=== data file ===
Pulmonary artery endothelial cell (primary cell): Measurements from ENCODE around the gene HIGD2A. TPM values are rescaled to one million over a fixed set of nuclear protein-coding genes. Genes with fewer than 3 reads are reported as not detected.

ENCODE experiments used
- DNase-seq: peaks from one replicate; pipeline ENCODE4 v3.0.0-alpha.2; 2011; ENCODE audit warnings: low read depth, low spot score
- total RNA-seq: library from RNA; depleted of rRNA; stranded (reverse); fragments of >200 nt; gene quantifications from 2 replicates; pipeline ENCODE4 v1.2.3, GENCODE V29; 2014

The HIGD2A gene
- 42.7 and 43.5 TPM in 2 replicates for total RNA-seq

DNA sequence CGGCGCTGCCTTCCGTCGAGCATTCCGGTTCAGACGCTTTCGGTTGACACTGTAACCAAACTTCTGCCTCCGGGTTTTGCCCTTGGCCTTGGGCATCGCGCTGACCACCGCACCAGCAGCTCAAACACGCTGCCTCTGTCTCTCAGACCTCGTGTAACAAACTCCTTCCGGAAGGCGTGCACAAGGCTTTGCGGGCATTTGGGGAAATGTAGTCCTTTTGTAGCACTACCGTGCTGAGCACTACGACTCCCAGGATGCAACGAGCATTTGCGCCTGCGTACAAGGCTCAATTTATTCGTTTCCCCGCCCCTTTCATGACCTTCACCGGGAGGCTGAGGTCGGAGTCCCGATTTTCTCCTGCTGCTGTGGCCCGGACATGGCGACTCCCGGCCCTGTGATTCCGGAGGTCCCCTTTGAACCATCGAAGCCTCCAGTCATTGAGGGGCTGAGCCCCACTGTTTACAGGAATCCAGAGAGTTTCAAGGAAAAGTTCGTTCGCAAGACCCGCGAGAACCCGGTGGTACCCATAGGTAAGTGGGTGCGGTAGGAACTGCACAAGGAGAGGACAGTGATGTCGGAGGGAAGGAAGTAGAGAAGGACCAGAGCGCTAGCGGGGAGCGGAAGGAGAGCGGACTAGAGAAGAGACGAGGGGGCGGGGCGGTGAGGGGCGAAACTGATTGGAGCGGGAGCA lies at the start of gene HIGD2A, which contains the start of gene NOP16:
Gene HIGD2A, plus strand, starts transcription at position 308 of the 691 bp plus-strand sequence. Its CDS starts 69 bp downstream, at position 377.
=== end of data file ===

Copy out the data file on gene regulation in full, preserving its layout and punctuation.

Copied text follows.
Pulmonary artery endothelial cell (primary cell): Measurements from ENCODE around the gene HIGD2A. TPM values are rescaled to one million over a fixed set of nuclear protein-coding genes. Genes with fewer than 3 reads are reported as not detected.

ENCODE experiments used
- DNase-seq: peaks from one replicate; pipeline ENCODE4 v3.0.0-alpha.2; 2011; ENCODE audit warnings: low read depth, low spot score
- total RNA-seq: library from RNA; depleted of rRNA; stranded (reverse); fragments of >200 nt; gene quantifications from 2 replicates; pipeline ENCODE4 v1.2.3, GENCODE V29; 2014

The HIGD2A gene
- 42.7 and 43.5 TPM in 2 replicates for total RNA-seq

DNA sequence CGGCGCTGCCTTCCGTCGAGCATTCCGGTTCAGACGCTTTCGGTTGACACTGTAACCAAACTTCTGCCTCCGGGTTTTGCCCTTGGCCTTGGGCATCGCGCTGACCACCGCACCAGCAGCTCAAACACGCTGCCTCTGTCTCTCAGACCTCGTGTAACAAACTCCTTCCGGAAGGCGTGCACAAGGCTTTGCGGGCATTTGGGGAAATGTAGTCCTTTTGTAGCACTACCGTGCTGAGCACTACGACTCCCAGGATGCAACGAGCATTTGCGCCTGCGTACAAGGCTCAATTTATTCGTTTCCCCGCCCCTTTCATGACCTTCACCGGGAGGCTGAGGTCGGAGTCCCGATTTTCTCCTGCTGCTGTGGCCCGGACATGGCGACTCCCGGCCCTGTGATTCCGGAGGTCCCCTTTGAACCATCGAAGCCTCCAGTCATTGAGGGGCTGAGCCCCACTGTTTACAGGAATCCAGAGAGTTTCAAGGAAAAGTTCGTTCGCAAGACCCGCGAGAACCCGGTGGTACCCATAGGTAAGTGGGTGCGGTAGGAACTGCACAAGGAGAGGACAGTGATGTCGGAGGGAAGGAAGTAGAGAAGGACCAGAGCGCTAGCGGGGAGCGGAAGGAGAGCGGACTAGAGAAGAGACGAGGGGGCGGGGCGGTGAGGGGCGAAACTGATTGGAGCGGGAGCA lies at the start of gene HIGD2A, which contains the start of gene NOP16:
Gene HIGD2A, plus strand, starts transcription at position 308 of the 691 bp plus-strand sequence. Its CDS starts 69 bp downstream, at position 377.